The Philippines’ paint industry sector is unifying to comply with the national phase-out target for lead-added industrial paints by December 31, 2019.
Members of the Philippine Association of Paint Manufacturers (PAPM) are taking action to completely replace the lead-based raw material from industrial paints after successfully taking out the hazardous chemical household paints in 2016, a move that was praised by international experts.
The Philippine Association of Paint Manufacturers (PAPM) and the EcoWaste Coalition made the affirmation through a joint statement released in December 2018 to mark the 5th anniversary of the Department of Environment and Natural Resources (DENR) Administrative Order No. 2013-24 to make the country safe from the hazardous lead chemical.
The AO also known as the Chemical Control Order for Lead and Lead Compounds directs the phase-out of lead-containing paints used for industrial applications.
“After completing the phase-out of lead-containing architectural, household and decorative paints last December 31, 2016, paint makers are now setting their sights on meeting the phase-out target for paints intended for industrial applications that still contain lead additives,” said Vergel Dyoco, Technical Committee Chairman of PAPM and Technical Service Department Manager, Pacific Paint (Boysen) Philippines, Inc.
“Our paint manufacturers are investing resources to find feasible replacements to lead-based raw materials in order to abide by the 2019 deadline for phasing out lead-added paints used for cars, aircrafts, boats, appliances, metal sheets and other industrial uses,” he said.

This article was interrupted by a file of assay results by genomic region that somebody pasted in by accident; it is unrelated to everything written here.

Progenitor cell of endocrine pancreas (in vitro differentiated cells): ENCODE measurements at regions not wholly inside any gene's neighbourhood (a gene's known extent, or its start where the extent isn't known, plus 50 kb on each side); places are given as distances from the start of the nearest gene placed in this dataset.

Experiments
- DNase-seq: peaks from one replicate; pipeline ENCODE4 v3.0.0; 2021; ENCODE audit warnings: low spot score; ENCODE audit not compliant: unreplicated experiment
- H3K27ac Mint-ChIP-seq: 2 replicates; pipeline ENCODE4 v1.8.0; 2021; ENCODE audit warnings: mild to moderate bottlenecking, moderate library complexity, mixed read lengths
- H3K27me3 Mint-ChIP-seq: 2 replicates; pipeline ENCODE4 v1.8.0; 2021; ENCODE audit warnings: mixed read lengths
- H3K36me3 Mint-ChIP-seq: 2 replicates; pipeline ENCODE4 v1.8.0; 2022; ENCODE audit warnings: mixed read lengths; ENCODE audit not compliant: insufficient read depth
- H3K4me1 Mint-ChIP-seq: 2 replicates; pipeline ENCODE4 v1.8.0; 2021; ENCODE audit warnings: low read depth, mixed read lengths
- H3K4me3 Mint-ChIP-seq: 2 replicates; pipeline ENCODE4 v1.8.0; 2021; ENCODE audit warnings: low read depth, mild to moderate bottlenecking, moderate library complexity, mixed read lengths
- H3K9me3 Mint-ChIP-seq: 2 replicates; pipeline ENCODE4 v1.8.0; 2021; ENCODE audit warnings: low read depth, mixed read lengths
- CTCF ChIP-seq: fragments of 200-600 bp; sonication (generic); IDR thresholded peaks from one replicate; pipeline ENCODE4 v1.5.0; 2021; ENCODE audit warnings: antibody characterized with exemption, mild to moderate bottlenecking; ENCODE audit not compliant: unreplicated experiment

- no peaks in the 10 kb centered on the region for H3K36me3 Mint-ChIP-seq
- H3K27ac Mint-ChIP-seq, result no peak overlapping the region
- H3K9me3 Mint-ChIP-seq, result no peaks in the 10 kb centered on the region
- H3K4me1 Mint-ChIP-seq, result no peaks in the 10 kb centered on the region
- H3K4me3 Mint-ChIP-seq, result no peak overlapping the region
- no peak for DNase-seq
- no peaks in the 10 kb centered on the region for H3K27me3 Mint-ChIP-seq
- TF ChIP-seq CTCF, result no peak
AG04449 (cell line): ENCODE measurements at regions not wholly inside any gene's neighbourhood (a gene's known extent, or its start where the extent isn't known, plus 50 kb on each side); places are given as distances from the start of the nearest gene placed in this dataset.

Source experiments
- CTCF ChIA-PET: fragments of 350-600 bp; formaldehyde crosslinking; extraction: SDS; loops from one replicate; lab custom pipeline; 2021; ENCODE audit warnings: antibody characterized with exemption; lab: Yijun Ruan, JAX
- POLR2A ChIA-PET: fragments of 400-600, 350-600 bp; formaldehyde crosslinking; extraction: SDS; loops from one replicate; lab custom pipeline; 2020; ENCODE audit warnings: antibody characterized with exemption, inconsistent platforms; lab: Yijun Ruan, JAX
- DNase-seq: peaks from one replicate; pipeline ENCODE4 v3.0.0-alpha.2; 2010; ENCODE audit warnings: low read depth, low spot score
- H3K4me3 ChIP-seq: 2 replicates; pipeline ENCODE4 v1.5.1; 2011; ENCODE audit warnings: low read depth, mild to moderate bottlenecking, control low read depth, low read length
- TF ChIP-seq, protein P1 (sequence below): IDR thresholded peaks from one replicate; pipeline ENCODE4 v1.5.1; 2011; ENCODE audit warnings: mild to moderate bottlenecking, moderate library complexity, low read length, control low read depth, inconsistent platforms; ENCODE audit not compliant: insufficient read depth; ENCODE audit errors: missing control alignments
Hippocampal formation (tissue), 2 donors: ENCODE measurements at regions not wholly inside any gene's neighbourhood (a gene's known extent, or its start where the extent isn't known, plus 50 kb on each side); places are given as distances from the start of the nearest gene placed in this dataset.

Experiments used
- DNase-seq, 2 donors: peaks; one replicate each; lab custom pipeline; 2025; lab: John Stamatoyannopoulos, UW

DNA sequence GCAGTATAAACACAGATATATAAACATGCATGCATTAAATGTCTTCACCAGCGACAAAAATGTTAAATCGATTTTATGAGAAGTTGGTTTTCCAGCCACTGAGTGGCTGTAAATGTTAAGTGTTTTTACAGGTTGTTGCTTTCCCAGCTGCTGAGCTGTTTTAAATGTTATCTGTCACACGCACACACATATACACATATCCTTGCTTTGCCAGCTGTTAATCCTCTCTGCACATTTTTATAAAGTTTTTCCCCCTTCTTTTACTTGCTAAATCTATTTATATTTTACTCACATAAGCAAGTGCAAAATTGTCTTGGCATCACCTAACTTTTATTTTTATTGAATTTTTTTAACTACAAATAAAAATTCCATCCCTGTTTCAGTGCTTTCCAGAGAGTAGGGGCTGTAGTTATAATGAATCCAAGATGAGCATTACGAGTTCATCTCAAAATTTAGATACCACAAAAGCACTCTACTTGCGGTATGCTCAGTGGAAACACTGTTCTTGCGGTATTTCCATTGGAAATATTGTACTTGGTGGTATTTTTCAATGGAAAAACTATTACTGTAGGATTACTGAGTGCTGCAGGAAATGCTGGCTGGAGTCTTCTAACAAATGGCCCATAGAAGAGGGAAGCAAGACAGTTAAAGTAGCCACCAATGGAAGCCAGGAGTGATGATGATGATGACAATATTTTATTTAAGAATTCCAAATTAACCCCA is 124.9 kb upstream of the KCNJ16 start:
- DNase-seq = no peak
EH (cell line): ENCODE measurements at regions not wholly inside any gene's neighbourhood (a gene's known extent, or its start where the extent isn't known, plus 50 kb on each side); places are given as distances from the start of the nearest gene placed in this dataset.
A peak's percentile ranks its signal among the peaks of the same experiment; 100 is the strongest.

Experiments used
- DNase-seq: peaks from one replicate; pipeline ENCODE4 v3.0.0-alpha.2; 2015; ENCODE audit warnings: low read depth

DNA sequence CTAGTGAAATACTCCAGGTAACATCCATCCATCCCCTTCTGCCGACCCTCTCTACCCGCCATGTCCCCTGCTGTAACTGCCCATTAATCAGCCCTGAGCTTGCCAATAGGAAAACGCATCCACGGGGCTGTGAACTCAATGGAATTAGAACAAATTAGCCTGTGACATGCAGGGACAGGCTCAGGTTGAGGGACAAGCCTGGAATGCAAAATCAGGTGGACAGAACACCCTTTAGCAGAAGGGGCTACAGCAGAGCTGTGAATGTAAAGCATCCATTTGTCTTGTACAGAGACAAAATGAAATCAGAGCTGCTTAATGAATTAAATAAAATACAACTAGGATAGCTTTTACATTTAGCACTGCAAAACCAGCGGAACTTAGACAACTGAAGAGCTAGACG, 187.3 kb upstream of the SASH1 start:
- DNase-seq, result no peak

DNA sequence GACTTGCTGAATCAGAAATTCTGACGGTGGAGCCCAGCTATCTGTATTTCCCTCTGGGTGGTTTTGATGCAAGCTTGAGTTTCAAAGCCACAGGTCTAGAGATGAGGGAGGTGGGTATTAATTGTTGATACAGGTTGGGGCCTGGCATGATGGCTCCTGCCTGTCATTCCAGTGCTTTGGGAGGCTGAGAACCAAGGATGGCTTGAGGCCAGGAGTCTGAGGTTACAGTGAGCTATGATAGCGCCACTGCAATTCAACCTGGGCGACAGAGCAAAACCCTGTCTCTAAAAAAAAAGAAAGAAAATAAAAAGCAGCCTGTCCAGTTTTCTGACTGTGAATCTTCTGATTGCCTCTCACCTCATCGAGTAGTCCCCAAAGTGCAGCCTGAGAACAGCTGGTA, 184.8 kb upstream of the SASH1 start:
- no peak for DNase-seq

“The completion by December 2019 of the phase-out goal for lead-containing industrial paints will be a historic milestone in our common mission to eliminate lead paint, a preventable source of childhood lead exposure, in all paint categories,” said Manny Calonzo, Adviser, EcoWaste Coalition who was recognized in 2018 with the Goldman Environmental Prize for his efforts to ban lead paint in the Philippines.
As stated in a 2018 resource pack published by the World Health Organization, United Nations Environment and the Global Alliance to Eliminate Lead Paint (Lead Paint Alliance): “Lead is especially dangerous to children’s developing brains, and can cause reduced intelligence quotient (IQ) and attention span, impaired learning ability, and increased risk of behavioral problems. These health impacts also have significant economic costs to countries.”
As explained by the Lead Paint Alliance, which includes the DENR, PAPM, Pacific Paint (Boysen), EcoWaste Coalition and IPEN (a global NGO network campaigning for a toxics-free future) among its partners: “The weathering, peeling or chipping of old lead paint releases lead into dust and soil, in and around homes, schools and other locations. Dust contaminated with lead can also be brought into the home on the clothes of those who work in industries where such dust is generated, including paint factories where lead continues to be used.”
Children as well as adults can be exposed to lead in paint chips and dust generated during the removal of old paint; hence the need to popularize and observe lead-safe work practices, the PAPM and EcoWaste Coalition pointed out.